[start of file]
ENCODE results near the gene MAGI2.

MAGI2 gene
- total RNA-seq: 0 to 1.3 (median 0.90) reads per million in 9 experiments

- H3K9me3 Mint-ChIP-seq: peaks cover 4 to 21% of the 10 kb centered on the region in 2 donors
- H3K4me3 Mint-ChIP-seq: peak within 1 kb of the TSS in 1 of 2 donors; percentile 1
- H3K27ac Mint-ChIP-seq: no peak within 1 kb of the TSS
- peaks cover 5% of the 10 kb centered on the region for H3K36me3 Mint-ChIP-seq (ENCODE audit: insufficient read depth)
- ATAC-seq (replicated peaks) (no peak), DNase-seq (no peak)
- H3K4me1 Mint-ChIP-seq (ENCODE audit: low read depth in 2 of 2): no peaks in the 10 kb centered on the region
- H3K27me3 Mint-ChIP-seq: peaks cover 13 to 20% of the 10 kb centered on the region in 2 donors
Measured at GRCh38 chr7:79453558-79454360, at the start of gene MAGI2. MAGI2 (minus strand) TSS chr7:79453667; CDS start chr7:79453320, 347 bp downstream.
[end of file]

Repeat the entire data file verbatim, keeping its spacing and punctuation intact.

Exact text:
ENCODE results near the gene MAGI2.

MAGI2 gene
- total RNA-seq: 0 to 1.3 (median 0.90) reads per million in 9 experiments

- H3K9me3 Mint-ChIP-seq: peaks cover 4 to 21% of the 10 kb centered on the region in 2 donors
- H3K4me3 Mint-ChIP-seq: peak within 1 kb of the TSS in 1 of 2 donors; percentile 1
- H3K27ac Mint-ChIP-seq: no peak within 1 kb of the TSS
- peaks cover 5% of the 10 kb centered on the region for H3K36me3 Mint-ChIP-seq (ENCODE audit: insufficient read depth)
- ATAC-seq (replicated peaks) (no peak), DNase-seq (no peak)
- H3K4me1 Mint-ChIP-seq (ENCODE audit: low read depth in 2 of 2): no peaks in the 10 kb centered on the region
- H3K27me3 Mint-ChIP-seq: peaks cover 13 to 20% of the 10 kb centered on the region in 2 donors
Measured at GRCh38 chr7:79453558-79454360, at the start of gene MAGI2. MAGI2 (minus strand) TSS chr7:79453667; CDS start chr7:79453320, 347 bp downstream.